An American Crisis: Gulf War Syndrome

Imagine a soldier that is willing to die for his country in the Persian Gulf
region, so that Americans could pay less for petroleum products in the Gulf, the
soldier serves his country, with honor, loyalty, and dignity. In an attempt to
win the war, Saddam Hussein launches a chemical attack on American troops,
leaving some soldiers with a lot of incurable symptoms. Such symptoms include
headaches, diarrhea, bleeding gums, chronic fatigue, joint and muscle pain, and
rashes which are being grouped as Gulf War Syndrome (Fischer 148). Then the
soldier receives a good old American welcome back home from supporters of the
troops. After the parades and ceremonies are finished the veteran experiences
recurring headaches and chronic fatigue. The veteran seeks treatment at a VA
hospital, saying his illness is a result of serving in the Gulf. Instantly, he
is denied benefits and services for making a claim that he cannot prove. Why
would the US government want to deny combat veterans of his claim? What is
American government trying to hide? I believe that Gulf War Syndrome is a side
effect of low-levels of chemical and biological warfare agents the troops were
exposed to during their service in the Persian Gulf. I can justify my belief by
the number of ailing vets and Saddam's stockpile of chemical and biological

The use of chemical warfare in the Gulf is a reality. First there was the Iraqi
Arsenal, they possessed several weapons of the death. They were building
nuclear weapons and already had chemical and biological weapons. Iraq owned
1500 gallons of anthrax which were in 50 bombs and 10 missiles, and 100 bombs
and 15 missiles were loaded with the toxin agent Botulinum that destroys the
nerves and eventually chokes the inflicted to a horrible death. Also Iraq
possessed a nerve agent called Ricin that could kill with only a single drop
(Hedges and Cary 41).

Classified reports from the Pentagon also support the veterans claim that they
were exposed to chemical warfare. The documents reported that chemical agents
were detected and that some chemical weapons were left on the battlefield. Also
our allies, the Czech and French forces detected chemical agents with their
detection devices in Northern Saudi Arabia during the beginning of the Gulf War,
but US commanders ordered that any warning coming from the Czechs were to be
ignored. When the Marines first landed in Kuwait, chemical detection devices
sound (Hedges and Cray 43). Also a former CIA analyst, Patrick Eddington,
revealed records from the 101st Airborne division that showed the division
detected exposure to chemical agent. (AP 5)

Besides the alerts and chemical warfare arsenal there were also Saddam's orders
and threats. Iraqi papers that were intercepted by US intelligence reveals that
Saddam ordered that chemical warfare was to be used on Allied targets, but his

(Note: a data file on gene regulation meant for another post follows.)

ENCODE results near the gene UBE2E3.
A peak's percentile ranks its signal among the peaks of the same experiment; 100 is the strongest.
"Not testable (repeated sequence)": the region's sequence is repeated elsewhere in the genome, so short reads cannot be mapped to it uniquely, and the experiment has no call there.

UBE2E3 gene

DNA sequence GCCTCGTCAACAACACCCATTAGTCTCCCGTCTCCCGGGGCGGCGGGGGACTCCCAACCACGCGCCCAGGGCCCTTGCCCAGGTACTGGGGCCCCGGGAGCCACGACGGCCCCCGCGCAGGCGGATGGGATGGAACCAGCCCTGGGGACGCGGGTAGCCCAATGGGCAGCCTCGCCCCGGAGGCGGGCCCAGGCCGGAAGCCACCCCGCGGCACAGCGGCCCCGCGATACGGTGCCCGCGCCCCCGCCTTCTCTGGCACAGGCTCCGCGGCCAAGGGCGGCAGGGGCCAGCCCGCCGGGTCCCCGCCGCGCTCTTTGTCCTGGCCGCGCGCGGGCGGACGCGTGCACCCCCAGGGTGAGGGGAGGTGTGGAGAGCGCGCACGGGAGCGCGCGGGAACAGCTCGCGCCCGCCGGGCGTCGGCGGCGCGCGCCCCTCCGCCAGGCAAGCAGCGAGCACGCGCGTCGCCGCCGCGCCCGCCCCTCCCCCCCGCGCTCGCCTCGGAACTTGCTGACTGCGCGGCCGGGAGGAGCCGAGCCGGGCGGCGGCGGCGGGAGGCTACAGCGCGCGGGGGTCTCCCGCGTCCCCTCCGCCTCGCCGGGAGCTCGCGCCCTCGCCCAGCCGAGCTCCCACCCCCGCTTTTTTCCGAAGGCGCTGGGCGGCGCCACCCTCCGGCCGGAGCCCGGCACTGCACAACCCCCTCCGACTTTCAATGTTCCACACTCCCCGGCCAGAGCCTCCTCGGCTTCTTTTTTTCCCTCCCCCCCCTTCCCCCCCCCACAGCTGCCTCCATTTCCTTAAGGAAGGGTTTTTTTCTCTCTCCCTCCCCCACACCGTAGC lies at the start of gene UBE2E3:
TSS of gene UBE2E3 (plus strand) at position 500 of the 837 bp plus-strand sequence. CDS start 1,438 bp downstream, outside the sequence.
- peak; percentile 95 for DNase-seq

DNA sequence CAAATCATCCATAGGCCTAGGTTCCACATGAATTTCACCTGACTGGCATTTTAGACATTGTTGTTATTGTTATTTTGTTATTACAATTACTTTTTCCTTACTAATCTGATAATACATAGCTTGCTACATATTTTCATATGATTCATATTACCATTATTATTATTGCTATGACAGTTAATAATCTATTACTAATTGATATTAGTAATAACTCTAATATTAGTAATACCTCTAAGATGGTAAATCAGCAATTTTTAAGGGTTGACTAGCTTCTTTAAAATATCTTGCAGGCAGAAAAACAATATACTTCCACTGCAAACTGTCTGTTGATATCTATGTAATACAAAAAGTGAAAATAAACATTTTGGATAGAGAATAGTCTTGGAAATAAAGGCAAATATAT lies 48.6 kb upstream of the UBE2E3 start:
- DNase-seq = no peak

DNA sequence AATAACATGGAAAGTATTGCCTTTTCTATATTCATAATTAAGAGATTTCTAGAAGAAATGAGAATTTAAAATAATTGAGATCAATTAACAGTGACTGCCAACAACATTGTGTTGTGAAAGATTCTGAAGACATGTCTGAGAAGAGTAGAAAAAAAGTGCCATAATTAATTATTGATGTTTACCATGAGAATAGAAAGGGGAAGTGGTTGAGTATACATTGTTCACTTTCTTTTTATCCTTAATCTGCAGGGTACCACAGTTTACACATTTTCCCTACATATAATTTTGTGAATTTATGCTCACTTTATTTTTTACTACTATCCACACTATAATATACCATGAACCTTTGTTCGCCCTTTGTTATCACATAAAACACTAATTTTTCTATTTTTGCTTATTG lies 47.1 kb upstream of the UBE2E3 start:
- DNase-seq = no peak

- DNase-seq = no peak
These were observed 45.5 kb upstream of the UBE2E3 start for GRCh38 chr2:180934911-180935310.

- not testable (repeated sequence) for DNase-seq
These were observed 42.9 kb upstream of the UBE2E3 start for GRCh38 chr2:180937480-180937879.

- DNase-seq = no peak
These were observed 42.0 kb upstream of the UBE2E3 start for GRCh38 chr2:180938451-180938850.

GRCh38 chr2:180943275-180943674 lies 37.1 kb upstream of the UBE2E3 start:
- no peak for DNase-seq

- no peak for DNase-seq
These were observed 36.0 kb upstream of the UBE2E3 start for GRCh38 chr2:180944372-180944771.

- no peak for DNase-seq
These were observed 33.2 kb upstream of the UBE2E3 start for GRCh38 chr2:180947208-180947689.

orders were not to be followed through. Saddam did this so he would not be
responsible for the chemical attacks. Within other documents were instructions
on how and when the chemical and biological weapons were to be released. The
initial attack would come when troops invaded Iraq. Saddam had drawn defense
lines across Kuwait and if that the final line were crossed the Iraqi were ready
with a chemical or biological attack on the Allied Forces (Timmerman 14).

A chemical attack is not the only possibility on how the troops were exposed.
The second possibility is that the troops could have been exposed when the
Allied forces conducted installation bombings raids on Iraqi targets.
"Considering the above factors [concentration of agent, the elevation of the
agents plume, and environmental factors such as wind speed and inversion
conditions and wind direction] many thousands of fatal casualties could be
realized in neighboring countries such as Syria, Saudi Arabia, Jordan, Lebanon,
Turkey, Israel, Iran and the Soviet Union," (Timmerman 14). A 100 kilograms
of anthrax could drop entire communities of people. After the bombings, chemical
and biological weapons were found. In one site near Baghdad, "75 tons of sarin,
60 to 70 gallons of tabun, 250 tons of mustard gas and stocks of throdiglycal, a
precursor used in mustard gas." (Fisher 151).

"And then on the morning of January 17, 1991, the first day of the Gulf War,
the official government newspaper in Baghdad announced that Iraq would unleash a
secret weapon threat would astonish our enemies and fascinate our friends and
release an unusual force'" (Fischer 151). This "unusual force," was predicted
to be chemical and biological weapons by US experts and officials.

What more proof does one need? You have the weapons, the motive, and the
chemical detection alarms ringing. If this were a criminal case, a guilty
verdict would have already been passed down. We were at